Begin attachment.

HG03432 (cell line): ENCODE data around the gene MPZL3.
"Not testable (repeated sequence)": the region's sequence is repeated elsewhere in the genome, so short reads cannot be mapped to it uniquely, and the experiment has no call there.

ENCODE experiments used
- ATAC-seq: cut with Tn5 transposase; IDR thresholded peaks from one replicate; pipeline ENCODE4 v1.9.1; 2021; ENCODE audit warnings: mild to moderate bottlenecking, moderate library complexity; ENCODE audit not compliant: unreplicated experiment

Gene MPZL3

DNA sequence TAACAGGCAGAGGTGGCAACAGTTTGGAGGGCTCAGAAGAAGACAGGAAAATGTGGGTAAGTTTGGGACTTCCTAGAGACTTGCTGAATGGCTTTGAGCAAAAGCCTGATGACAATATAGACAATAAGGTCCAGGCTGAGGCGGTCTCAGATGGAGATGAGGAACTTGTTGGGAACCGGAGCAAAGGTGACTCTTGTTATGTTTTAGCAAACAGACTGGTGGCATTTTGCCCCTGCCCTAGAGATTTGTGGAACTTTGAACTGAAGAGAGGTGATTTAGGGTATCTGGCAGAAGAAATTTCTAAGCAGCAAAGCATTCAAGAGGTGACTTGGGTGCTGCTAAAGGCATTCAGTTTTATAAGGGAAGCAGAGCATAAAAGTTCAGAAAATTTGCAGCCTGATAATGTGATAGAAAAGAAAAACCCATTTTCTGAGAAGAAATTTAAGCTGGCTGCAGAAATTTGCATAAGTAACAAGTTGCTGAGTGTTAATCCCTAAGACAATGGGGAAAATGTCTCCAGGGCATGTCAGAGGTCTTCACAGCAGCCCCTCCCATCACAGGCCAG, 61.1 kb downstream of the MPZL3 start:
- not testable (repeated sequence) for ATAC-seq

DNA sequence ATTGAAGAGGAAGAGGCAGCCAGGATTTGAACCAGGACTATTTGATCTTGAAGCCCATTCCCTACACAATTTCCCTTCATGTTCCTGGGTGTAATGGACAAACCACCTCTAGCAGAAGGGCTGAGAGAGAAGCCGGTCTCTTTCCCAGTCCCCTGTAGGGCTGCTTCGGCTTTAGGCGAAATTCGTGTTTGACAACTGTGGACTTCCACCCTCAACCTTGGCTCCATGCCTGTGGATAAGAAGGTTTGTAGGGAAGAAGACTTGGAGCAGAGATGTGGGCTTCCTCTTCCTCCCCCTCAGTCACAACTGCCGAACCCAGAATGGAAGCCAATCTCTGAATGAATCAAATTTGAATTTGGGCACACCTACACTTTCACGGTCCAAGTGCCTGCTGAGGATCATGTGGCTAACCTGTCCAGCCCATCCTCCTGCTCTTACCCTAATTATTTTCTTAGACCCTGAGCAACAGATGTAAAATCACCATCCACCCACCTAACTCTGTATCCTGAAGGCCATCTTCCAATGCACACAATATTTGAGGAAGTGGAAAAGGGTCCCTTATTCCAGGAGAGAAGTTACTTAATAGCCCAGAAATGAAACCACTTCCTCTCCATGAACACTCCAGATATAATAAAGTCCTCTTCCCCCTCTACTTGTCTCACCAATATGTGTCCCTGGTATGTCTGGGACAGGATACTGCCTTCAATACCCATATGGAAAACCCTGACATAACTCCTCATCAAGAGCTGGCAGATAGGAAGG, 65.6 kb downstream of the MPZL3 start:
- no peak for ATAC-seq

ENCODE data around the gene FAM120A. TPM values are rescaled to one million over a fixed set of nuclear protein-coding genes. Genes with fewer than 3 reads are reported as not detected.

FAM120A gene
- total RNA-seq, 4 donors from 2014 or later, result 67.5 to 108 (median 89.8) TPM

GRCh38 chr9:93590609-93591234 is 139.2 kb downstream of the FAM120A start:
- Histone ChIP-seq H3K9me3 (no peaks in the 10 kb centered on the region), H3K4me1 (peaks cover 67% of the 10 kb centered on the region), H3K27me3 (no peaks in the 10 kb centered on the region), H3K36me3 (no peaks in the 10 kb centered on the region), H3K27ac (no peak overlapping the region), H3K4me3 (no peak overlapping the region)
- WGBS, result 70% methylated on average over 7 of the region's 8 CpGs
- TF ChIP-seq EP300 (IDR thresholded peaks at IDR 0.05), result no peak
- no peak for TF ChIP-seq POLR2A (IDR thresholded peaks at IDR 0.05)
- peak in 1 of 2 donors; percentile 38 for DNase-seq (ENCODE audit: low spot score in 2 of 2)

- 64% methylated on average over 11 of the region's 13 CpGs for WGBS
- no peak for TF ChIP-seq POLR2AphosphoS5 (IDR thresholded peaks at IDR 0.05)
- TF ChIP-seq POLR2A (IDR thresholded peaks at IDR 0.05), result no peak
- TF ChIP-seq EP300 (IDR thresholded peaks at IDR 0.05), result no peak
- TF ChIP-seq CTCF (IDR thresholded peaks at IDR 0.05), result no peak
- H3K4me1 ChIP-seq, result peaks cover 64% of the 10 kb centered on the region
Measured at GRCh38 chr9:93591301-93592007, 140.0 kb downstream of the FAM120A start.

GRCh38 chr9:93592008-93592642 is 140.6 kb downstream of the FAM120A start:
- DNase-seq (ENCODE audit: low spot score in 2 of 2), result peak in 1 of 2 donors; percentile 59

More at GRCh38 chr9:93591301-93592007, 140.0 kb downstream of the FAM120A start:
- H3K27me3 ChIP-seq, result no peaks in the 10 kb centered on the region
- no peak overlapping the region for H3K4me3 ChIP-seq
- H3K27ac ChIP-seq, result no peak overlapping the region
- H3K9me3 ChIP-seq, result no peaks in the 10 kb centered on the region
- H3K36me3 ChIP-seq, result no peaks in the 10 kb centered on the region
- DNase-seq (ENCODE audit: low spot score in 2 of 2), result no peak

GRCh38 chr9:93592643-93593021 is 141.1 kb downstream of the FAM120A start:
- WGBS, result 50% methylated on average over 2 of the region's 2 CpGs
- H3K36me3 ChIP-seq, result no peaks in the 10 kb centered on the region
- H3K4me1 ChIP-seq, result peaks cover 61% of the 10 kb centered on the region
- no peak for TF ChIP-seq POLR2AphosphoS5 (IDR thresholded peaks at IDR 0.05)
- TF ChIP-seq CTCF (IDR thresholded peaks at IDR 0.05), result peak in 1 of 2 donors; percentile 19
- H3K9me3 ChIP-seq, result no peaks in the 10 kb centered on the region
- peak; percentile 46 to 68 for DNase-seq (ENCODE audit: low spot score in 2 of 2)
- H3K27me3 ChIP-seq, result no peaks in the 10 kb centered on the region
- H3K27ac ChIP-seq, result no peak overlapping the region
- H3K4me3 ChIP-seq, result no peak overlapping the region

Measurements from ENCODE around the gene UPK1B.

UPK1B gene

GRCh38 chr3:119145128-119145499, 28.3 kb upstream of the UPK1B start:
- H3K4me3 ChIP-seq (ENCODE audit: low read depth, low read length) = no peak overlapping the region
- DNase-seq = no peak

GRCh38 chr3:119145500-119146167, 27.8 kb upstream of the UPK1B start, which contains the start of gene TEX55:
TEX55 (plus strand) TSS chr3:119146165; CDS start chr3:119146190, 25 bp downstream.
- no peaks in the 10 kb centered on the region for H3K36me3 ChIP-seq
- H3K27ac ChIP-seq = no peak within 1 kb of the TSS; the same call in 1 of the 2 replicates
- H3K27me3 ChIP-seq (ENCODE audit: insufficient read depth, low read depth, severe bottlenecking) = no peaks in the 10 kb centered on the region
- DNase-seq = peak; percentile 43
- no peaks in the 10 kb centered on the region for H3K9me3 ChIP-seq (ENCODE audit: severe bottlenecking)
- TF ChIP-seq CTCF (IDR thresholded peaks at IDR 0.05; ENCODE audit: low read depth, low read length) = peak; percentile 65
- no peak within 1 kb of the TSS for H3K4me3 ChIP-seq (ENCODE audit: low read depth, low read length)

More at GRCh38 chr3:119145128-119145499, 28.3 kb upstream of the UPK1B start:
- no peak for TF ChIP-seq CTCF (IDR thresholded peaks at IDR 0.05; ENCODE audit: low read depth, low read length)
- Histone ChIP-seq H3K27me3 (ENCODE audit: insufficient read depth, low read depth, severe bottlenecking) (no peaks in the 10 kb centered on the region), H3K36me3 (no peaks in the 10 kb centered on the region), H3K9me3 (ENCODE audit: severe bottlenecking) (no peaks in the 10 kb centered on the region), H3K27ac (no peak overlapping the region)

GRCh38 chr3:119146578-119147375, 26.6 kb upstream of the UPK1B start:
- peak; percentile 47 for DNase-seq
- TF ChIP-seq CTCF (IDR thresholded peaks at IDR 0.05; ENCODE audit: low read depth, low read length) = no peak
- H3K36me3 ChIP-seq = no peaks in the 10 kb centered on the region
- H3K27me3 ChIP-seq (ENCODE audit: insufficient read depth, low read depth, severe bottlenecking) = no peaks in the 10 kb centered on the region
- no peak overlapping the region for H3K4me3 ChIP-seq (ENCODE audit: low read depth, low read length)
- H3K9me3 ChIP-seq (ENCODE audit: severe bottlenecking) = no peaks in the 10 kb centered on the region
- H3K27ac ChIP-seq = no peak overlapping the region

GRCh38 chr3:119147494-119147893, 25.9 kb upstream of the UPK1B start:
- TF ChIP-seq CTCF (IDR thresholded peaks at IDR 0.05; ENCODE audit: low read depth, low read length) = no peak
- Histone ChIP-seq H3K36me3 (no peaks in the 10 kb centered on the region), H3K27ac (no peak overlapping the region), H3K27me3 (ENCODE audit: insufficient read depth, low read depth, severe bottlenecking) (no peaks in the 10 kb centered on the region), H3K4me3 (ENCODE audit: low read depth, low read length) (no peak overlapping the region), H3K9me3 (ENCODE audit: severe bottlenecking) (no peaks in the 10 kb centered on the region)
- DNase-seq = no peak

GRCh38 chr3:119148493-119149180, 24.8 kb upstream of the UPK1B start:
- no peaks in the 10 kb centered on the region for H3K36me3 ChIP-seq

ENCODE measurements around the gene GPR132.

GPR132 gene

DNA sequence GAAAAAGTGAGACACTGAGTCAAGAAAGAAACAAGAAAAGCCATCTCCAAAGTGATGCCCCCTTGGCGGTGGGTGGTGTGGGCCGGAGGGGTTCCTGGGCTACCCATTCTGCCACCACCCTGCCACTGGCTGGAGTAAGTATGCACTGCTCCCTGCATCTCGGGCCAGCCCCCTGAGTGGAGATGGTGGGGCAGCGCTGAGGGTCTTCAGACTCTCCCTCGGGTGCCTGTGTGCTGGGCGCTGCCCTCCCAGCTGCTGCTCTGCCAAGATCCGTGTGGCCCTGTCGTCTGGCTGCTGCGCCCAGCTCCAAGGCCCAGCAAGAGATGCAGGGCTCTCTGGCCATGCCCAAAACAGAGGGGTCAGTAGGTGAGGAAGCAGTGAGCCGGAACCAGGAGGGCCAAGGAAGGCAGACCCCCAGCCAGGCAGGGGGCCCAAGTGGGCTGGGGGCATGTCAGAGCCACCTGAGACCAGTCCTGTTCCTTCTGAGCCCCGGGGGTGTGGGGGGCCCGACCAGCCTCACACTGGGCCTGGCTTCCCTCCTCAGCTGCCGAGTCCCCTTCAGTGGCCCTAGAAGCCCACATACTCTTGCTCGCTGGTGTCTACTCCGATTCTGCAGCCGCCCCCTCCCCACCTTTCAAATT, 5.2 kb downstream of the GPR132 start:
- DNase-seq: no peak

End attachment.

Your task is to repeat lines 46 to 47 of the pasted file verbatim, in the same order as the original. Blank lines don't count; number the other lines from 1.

Measurements from ENCODE around the gene UPK1B.

UPK1B gene